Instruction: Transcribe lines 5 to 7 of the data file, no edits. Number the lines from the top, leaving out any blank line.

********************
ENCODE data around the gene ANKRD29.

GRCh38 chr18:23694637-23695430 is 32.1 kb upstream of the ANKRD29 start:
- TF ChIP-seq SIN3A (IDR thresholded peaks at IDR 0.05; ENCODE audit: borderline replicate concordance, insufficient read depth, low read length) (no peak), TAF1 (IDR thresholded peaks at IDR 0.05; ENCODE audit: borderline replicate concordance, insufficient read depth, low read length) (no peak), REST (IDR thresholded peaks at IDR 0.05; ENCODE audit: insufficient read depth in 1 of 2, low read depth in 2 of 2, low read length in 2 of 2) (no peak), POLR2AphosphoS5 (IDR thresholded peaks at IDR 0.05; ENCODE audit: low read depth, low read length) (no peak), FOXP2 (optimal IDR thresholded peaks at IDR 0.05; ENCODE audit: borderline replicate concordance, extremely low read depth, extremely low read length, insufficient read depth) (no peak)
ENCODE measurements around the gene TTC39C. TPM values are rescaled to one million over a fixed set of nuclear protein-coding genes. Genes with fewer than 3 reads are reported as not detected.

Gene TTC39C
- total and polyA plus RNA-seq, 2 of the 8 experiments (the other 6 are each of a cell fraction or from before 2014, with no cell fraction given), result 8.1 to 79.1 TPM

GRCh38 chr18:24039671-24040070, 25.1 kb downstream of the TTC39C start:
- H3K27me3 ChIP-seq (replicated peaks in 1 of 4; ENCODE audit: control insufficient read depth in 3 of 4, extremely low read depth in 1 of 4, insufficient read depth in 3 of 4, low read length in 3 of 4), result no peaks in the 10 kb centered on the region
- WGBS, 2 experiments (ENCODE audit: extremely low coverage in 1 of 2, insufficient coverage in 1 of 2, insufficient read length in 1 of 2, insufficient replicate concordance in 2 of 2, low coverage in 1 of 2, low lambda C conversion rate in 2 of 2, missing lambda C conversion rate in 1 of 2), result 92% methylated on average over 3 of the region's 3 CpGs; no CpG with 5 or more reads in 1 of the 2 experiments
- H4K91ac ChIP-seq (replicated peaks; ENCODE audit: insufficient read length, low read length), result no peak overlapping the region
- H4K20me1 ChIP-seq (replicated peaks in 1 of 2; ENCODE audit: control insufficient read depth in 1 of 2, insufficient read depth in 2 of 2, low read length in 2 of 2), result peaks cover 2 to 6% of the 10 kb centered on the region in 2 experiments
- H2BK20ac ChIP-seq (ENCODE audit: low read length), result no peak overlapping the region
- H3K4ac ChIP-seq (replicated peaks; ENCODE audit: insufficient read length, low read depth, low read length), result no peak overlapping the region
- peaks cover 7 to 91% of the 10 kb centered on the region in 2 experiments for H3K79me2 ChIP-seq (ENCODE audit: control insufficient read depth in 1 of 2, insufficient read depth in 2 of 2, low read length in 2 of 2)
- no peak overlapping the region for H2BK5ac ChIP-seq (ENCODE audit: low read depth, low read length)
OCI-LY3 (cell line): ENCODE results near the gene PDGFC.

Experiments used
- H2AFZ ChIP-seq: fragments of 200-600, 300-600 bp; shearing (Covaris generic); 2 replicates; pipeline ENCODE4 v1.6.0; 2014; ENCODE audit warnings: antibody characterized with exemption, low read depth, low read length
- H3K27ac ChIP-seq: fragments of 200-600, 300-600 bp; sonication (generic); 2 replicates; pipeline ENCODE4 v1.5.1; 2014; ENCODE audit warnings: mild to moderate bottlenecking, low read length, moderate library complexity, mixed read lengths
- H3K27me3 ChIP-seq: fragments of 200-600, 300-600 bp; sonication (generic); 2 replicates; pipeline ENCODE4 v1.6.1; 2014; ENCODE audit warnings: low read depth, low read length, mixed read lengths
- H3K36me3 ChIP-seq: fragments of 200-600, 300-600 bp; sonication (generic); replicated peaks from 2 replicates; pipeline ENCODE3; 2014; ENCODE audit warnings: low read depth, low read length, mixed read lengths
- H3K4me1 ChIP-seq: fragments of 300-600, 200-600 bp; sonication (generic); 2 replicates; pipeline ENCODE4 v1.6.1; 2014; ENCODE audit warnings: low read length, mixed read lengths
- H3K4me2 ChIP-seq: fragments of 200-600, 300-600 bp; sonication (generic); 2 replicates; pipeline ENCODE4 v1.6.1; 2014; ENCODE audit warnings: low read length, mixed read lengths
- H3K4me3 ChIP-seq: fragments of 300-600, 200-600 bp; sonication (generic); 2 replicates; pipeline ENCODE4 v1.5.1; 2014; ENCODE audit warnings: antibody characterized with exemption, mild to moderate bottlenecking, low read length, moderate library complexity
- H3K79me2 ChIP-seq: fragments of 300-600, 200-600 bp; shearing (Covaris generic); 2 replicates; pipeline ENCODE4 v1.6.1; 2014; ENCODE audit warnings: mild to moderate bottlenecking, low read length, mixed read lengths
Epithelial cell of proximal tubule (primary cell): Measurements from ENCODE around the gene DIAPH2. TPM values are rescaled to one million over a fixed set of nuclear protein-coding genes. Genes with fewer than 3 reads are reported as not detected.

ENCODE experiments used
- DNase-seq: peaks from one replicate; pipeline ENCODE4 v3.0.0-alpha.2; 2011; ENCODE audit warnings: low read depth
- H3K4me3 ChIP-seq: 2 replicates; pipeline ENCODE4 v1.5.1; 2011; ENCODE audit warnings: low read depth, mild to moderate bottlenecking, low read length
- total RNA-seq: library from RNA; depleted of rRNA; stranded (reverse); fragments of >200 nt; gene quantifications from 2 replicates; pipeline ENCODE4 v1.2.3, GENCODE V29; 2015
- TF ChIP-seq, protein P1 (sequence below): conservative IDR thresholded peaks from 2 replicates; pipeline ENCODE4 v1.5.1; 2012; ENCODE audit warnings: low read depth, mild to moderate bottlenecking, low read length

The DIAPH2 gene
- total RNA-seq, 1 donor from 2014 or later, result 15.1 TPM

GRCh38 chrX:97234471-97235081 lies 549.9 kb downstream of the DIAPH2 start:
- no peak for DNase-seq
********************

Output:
Gene TTC39C
- total and polyA plus RNA-seq, 2 of the 8 experiments (the other 6 are each of a cell fraction or from before 2014, with no cell fraction given), result 8.1 to 79.1 TPM

GRCh38 chr18:24039671-24040070, 25.1 kb downstream of the TTC39C start: